Nall might have remained in obscurity if not for political writer Bob Ingram, who included her story in his March 2, 2006, syndicated column, where he called her a “run for the fun of it” candidate. When it ran in the Montgomery Independent, Ingram’s column included a photo of Nall that been hand picked—presumably for its sexual appeal—by editor Bob Martin. One week later, Ingram included the following at the end of his column: “Allow me to express a personal note of appreciation to Bob Martin, the editor of this newspaper, for finding a picture of gubernatorial candidate Loretta Nall to run with my column last week. I am sure it attracted a lot of readers. In 55 years of political writing, that was a first for me—a picture in my column of a woman displaying cleavage. I can only hope that my mother . . . and I know for a fact where she ended up in the afterlife . . . didn’t see that column. She wouldn’t have approved of that picture.”

In an instant, Nall became known as the cleavage candidate, but instead of fighting their remarks, she decided to take advantage of them. “At first I was upset about it, but we turned it into an advantage. And let’s face it, over-the-top campaign tactics work and they are working to my advantage now. I don’t have [money for] radio or television, so we’re going with what we have,” Nall said. “I think once people get over the initial impression, they tend to take me more seriously.”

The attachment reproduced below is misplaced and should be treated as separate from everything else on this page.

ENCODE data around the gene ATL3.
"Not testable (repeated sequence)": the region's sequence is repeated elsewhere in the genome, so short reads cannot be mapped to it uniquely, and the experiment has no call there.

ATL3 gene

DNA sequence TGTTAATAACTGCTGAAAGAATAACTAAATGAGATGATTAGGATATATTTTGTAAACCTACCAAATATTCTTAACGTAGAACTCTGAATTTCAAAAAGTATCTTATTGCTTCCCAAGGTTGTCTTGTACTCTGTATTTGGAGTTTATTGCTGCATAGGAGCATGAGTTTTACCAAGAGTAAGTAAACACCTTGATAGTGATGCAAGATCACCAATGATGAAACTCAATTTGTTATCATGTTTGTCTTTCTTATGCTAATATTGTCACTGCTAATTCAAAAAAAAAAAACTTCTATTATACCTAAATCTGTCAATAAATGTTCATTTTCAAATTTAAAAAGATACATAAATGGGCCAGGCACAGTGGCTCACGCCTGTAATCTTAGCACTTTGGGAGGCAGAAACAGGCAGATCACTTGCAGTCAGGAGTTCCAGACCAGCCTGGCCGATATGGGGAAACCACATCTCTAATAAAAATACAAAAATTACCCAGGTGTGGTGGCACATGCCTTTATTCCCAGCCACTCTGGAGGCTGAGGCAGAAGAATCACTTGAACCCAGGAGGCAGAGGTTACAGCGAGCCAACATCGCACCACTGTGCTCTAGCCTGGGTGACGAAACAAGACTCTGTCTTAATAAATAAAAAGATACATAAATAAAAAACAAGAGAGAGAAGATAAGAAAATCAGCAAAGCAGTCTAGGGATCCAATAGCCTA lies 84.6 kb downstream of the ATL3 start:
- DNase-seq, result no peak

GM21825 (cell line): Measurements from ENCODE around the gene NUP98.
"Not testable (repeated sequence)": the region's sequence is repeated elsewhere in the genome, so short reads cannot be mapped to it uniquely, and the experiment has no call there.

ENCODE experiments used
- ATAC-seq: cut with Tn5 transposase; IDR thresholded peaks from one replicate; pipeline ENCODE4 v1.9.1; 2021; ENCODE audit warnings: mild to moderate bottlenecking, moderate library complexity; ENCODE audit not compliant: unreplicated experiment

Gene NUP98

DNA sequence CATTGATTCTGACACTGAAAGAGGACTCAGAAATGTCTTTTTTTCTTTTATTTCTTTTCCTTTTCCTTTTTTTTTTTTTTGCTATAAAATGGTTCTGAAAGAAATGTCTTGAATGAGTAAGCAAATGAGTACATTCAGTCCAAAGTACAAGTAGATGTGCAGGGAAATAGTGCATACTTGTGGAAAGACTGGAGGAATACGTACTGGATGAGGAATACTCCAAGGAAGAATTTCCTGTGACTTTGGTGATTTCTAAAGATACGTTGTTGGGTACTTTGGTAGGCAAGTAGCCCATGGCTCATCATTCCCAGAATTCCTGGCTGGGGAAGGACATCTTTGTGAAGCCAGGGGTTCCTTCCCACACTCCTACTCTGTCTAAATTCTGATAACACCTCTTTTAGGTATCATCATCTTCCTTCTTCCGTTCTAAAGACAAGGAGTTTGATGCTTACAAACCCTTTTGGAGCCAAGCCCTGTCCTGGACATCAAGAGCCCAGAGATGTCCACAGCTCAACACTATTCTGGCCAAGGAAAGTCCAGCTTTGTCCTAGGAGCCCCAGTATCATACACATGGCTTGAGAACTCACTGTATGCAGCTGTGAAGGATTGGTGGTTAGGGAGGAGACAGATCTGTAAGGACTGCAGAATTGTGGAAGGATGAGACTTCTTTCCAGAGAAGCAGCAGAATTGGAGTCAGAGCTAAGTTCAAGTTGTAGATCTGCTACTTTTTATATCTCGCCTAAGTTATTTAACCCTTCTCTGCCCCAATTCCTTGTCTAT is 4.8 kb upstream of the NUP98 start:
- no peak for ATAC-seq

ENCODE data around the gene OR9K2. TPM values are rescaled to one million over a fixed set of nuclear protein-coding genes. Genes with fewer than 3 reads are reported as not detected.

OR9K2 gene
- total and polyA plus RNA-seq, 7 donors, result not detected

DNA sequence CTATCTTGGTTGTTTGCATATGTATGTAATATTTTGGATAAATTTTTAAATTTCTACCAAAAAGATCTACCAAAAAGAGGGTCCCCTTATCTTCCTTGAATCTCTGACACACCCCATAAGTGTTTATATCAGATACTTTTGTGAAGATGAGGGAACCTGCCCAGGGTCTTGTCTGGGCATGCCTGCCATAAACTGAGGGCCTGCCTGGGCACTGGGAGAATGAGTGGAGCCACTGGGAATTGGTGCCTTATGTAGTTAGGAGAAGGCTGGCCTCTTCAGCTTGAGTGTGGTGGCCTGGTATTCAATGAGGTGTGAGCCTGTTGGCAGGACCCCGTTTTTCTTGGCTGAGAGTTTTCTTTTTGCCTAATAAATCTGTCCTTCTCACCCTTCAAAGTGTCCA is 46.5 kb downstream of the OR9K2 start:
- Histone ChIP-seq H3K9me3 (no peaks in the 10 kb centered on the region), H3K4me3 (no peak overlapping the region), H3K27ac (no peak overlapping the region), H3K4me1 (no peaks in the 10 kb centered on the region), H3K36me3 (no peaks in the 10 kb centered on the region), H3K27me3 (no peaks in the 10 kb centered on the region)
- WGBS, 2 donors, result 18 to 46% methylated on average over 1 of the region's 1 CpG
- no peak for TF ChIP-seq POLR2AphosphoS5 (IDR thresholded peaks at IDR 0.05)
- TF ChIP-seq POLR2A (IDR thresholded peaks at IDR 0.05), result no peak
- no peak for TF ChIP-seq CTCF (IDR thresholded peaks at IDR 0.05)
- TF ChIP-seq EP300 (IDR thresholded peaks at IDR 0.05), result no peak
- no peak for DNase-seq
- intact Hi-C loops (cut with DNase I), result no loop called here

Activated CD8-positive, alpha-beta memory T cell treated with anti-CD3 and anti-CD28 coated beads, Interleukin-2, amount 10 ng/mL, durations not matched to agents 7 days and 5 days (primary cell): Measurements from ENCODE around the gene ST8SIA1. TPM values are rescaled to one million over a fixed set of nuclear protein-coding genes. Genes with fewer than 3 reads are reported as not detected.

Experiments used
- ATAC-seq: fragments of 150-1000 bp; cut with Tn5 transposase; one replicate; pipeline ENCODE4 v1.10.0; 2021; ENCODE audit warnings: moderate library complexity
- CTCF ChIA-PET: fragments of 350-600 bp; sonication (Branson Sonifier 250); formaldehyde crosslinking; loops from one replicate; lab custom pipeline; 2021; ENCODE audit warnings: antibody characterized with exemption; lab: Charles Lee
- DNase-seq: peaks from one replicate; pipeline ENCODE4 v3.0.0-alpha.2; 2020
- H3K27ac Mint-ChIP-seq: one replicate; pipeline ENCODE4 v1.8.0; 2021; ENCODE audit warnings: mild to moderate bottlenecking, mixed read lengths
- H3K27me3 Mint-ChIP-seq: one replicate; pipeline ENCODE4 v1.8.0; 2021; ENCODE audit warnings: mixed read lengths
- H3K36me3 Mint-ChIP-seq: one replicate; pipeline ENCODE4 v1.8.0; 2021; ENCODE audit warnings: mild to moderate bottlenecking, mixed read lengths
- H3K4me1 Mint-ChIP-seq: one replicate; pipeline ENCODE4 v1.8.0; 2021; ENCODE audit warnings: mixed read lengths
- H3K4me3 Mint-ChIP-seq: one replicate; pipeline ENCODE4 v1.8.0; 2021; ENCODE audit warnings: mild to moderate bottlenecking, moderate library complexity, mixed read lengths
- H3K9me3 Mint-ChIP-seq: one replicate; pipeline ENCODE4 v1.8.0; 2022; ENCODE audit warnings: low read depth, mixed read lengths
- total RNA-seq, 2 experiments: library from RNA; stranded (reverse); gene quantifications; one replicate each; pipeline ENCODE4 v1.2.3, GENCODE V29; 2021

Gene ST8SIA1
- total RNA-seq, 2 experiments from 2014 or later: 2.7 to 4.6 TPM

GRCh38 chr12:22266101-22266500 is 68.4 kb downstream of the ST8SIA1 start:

Given that she probably won’t win the race, Nall has plans for the future. “We have been working on a medical marijuana bill in the state legislature that should have some traction in 2007. I’m interested in setting up a Court Watch citizen advocate program so the public can have a more transparent picture of what happens in our courtrooms. I’d like to change ballot access laws because the current system is hardly a fair and open process. And, I plan to run against third district Congressman Mike Rogers in 2008.”

Watch out, Mike. I don’t remember Shorty Price ever having that kind of long-term plan.

1 comment:

Bob Rainer said...

As an ex-pat from Alabama (currently in Texas and Michigan, temporarily), Nall is making me proud of Alabama. I suffered blitzkrieg attacks from the Birmingham police in the early 70s and it has left a sour memory ever since, even though growing up in Dothan and Opp was the best chilhood imaginable. This is my first exposure to Nall, but her take on things might get Alabama (beautiful but backwards in so many ways) back to being a livable situation. I might even come home.